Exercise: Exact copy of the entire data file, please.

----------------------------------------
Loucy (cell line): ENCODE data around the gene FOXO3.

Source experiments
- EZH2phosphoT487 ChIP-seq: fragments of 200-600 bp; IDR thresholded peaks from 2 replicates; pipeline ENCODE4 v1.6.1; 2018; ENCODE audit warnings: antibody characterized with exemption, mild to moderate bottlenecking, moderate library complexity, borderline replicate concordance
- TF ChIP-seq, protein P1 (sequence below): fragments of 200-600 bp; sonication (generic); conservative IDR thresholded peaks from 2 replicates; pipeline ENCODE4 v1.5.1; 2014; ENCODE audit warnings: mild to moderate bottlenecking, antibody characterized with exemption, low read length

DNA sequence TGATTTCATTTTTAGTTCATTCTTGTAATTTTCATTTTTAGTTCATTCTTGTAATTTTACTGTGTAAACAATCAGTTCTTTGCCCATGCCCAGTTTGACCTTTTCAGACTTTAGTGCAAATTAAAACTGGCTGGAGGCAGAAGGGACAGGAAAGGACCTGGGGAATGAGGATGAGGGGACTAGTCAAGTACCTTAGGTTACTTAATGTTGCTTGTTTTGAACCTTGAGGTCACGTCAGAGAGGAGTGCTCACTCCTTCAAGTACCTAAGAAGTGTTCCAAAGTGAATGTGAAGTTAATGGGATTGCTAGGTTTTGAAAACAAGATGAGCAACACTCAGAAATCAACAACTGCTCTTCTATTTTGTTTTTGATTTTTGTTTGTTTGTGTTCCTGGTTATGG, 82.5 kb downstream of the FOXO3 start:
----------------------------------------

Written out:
Loucy (cell line): ENCODE data around the gene FOXO3.

Source experiments
- EZH2phosphoT487 ChIP-seq: fragments of 200-600 bp; IDR thresholded peaks from 2 replicates; pipeline ENCODE4 v1.6.1; 2018; ENCODE audit warnings: antibody characterized with exemption, mild to moderate bottlenecking, moderate library complexity, borderline replicate concordance
- TF ChIP-seq, protein P1 (sequence below): fragments of 200-600 bp; sonication (generic); conservative IDR thresholded peaks from 2 replicates; pipeline ENCODE4 v1.5.1; 2014; ENCODE audit warnings: mild to moderate bottlenecking, antibody characterized with exemption, low read length

DNA sequence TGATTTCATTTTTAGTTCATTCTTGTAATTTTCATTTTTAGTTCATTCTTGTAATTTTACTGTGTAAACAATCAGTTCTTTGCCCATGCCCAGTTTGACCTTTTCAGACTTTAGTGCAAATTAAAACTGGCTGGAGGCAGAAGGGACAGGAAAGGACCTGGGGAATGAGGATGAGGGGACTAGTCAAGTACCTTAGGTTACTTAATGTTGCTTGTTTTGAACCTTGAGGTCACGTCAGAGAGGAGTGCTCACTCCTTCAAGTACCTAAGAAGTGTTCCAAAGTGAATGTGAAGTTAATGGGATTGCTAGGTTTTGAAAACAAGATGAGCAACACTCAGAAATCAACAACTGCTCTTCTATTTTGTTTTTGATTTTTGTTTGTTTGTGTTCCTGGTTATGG, 82.5 kb downstream of the FOXO3 start: